The wine lands of Stellenbosch play home to De Zalze, which takes its name from the three adjoining wine farms. A work of art by designer Peter Matkovich, who gently massaged his vision for the course over the undulating course without compromising the Oak tree-lined Blaauwklippen river which winds its way not only through the golf course but also the estate.
Wine is very much part of the experience with Kleine Zalze, a working wine farm, nestled on the beginning on the front nine around the first, second and third holes. Fairways are often protected by vineyards, olive groves and lavender fields. It may be golf but a sensory experience second to none is offered at the same time.
The Cape Dutch clubhouse is home to a verandah that is engulfed by sun and makes a table hard to come by in the heat of summer. It is a place that welcomes activity and families as a place to meet, eat and enjoy time with friends.
Two accomodation options are an inviting prospect for those ready to make a stay of it while Terroir is a fine dining restaurant that makes its home on the estate.
The course itself is almost always in fine condition and remains extremely popular with local and foreign visitors. The staff add a touch of class and are intent on delivering a five star golf experience to compliment the experience whether it be a holiday stay or a one day visit.
The golf begins with a trick dogleg right par four which has made many regret not warming up adequately. The test begins on the sixth, a long and winding par 5, often played into the wind, that has water down the right and well-positioned bunkers protecting any bail out. The eighth is par five that measures over 460 metres but a good drive will see most going for it in two with the aid of some wind and a big green that sits well below the landing area off the tee. A birdie may sound easy but a wayward drive will have you struggling to score. The ninth is one of the most spoken about holes on the course as it looks presentable from the elevated tee. Wind, the change in altitude and the pond short of the green with no bail out area makes this a very trick par 3 to close the nine.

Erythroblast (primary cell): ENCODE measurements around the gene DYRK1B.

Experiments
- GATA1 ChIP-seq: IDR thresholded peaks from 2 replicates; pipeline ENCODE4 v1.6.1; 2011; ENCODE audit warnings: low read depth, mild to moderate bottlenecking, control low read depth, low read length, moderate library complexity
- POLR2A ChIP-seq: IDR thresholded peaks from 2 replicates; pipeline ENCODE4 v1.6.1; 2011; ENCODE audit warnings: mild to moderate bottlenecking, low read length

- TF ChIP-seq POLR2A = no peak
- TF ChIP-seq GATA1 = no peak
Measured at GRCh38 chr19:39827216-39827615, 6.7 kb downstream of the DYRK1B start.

The halfway house is one of the province’s best before you set out for the rest of the challenge. The 10th offers a gentle start which serves as a perfect foil to the long par four 11th hole; length must be navigated but the large green which slopes down to the right is one that has seen its fair share of missed putts.
The 12th is a tough par three played into a cross wind before the most photographed par four on the course. Take out your longest club and drive the green – just don’t let the water all the way down the left worry you – or lay up and then safely navigate the bunkers that protect the miss to the right. It’s a hole that will see most fourballs scoring a 3,4, 5 and a 6.
The closing two holes are some of the best with the par 5 17th as hard as they come. A tee shot must avoid bunkers in the middle of the fairway and trees to the right and the lay up must enable the perfect approach with a river crossing short of the green perched on the side of the hill.
The closing hole presents two options as you look down and to the right of the green; lay up with a mid-iron to avoid the large tree and river that winds between the fairways or, for the bolder play, aim right with a driver or 3-wood to draw the ball back onto the green. Only only hopes your camera has enough battery power, not only for the tee shot but for the sunset that follows.
One of the best 19th holes in the country, make sure you take advantage of the weather and stay for a meal on the deck overlooking the closing hole to the left and the mountain range to the right.
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